For those not in the know, the World Cup started a few weeks ago. 32 teams from around the world were divided into 8 groups. After three games, the top two teams in each group (based on points awarded for wins, draws, and goals) move on to the second round (Round of 16). It’s here that the matches really get intense, since it’s a single elimination round. Both the US and South Korea advanced and had their Round of 16 games Saturday night/Sunday morning local time.
Football (Soccer) isn’t that widely followed in the US, and according to Jo, the CNN anchor covering the US match had to hand over the mic to a spectator in order to explain things. I find this quite odd, given the number of parents sending their children to Soccer Camps. Heck, even I played soccer for a number of years when I was a kid. Football in much of the world is the national sport… as it should be. It’s a demanding game and far more exciting than Baseball, American Football, and Basketball combined.
Since football is one of my favorite sports, I’ve really enjoyed World Cup fever here. Up until this point, I only had the opportunity to watch games at home or in a pub. Since this was the birth of the Round of 16, and Korea had a real chance of losing (and thus being eliminated from further games), I wanted to experience the game as it was meant to be: in public.
In Seoul, there were a number of public venues set up for fans to watch the game. This is in and above all the pubs and movie theaters that held special events. I chose the heart of Seoul to watch the game. Seoul Plaza is a massive venue and averages 90,000 people per match.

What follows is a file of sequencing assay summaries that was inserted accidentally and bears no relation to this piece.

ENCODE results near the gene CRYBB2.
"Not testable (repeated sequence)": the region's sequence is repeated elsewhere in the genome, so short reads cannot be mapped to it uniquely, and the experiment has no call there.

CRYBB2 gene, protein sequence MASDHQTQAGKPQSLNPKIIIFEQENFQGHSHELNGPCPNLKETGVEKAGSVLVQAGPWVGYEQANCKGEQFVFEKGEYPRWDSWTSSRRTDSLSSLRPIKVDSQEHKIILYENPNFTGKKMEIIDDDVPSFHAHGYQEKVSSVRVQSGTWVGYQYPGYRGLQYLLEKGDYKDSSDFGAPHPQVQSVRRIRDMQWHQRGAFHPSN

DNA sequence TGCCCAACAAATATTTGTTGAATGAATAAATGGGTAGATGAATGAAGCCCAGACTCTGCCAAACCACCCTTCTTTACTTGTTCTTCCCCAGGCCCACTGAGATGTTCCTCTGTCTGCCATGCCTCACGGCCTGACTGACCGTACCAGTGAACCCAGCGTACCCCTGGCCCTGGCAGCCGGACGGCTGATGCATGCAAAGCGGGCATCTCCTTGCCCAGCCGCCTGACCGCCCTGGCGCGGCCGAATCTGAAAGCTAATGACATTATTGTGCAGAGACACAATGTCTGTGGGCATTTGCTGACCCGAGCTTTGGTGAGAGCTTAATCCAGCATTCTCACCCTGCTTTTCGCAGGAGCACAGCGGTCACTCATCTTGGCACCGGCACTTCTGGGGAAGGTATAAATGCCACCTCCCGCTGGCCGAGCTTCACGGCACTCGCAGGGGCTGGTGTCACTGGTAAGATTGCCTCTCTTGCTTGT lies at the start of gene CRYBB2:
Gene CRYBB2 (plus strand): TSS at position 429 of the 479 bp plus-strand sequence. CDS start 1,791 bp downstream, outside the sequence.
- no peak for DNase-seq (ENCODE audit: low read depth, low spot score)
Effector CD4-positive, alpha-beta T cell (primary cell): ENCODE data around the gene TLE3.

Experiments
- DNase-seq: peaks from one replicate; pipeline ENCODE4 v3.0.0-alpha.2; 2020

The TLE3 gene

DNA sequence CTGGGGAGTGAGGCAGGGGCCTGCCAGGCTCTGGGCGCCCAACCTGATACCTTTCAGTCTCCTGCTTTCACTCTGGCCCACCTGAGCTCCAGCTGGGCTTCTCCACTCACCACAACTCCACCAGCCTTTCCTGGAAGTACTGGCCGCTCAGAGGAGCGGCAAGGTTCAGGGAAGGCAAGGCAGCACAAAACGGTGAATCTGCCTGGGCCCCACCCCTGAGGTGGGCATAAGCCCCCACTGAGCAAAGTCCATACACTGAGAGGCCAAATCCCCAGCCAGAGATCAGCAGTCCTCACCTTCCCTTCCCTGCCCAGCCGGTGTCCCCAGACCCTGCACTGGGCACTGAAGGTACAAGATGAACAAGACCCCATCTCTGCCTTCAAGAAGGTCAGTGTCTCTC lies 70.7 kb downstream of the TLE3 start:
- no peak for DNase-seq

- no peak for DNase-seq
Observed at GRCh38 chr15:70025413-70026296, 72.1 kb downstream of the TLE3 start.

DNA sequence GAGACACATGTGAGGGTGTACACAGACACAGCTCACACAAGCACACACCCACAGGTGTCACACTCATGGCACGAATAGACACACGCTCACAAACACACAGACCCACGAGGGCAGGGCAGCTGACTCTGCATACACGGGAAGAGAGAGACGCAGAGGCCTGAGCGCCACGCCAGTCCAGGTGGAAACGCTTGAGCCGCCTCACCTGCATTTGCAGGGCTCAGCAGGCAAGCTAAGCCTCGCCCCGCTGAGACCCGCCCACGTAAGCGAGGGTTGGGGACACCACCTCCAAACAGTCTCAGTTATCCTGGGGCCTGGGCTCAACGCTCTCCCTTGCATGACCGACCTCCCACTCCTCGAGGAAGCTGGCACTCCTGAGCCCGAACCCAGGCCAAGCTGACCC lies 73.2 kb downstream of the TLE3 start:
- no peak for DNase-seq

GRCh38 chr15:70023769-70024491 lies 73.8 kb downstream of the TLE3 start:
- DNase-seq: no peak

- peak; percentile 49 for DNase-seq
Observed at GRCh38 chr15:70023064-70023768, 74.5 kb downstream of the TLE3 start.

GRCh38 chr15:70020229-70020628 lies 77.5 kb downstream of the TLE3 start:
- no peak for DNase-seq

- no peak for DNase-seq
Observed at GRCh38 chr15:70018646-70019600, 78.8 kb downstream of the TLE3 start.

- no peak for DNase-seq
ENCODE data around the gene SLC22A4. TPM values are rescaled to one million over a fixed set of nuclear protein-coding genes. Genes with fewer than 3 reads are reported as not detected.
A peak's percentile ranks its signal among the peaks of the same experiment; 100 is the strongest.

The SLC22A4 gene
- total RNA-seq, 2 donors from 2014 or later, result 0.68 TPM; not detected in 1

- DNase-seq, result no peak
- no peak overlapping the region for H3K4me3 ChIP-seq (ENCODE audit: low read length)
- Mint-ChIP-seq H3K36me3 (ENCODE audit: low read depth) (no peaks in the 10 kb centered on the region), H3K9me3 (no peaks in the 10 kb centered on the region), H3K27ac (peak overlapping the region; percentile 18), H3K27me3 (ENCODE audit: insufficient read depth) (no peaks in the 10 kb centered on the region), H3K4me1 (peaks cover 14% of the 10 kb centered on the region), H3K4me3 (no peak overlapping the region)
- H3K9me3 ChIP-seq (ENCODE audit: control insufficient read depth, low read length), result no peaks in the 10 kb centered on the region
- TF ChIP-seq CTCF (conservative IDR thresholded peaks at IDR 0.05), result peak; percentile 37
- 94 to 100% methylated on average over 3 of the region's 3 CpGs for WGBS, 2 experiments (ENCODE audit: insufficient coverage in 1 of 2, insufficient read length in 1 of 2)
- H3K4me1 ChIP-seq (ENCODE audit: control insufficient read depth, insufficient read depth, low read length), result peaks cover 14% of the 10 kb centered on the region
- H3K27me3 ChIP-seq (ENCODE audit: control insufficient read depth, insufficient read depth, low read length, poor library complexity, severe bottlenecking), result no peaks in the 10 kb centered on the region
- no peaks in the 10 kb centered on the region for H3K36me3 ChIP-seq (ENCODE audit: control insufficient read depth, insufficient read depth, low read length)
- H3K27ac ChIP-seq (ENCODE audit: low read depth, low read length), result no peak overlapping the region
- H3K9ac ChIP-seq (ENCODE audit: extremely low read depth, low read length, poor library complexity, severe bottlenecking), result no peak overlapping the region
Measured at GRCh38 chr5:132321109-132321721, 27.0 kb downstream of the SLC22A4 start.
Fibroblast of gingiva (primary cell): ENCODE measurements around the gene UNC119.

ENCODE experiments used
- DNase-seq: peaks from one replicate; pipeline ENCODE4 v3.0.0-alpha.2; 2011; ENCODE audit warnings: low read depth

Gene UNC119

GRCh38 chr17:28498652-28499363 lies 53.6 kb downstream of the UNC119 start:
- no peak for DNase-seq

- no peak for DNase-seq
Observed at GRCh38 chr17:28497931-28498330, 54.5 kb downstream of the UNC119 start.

Yeouido’s Floating Island is the new “hot spot” to watch the games, and they average over 100,000 people.
Then there’s places like World Cup Stadium and the COEX. The point being, is that supporting your national team (Korea) is important.
I arrived around 3pm to Seoul Plaza and it was already half-filled. Television crews were testing out shots and the performers for the night’s concert were running through dress rehearsals. It was going to be a massive event. I tried, in vain, to get a group together to watch the match, but most were put off by the large crowds and the fact that it was to rain. But I was committed. I was going to have a great time no matter what.
While there, I met a couple of University students and we shared some ground cover. While there I ran into a few old friends like Natasha and Melissa. Two boys from Suwon also approached me and became great friends during the night.
At 9pm, we were treated to a 2-hour live music show. I wasn’t familiar with many of the groups, yet I had heard most of the songs on the radio while walking around Seoul. The place was packed and filled with incredible energy… then it started raining. Nothing Mother Nature could do would deter our fun.
When the game finally started, we sat down on the lawn and watched as Korea was defeated 2-1. It was a devastating loss, especially since Korea had so many chances to pull ahead, yet failed to convert. I wasn’t too pleased with the referee in the match either. But that’s Football.
Once the game was over, I saw something amazing. People actually stayed around to help clean up the plaza. That would not happen in the US. But here, thousands of people worked together to form large heaps of rubbish for easy removal by others.
Following the game, I went to a local Wa Bar and waited until the 3:30am US match started. I watch the game there until it was over. Talk about a nail-biter, but as expected Ghana won. I finally made it home on Sunday around 9am. What a great weekend! Check out the video below!
How was yours?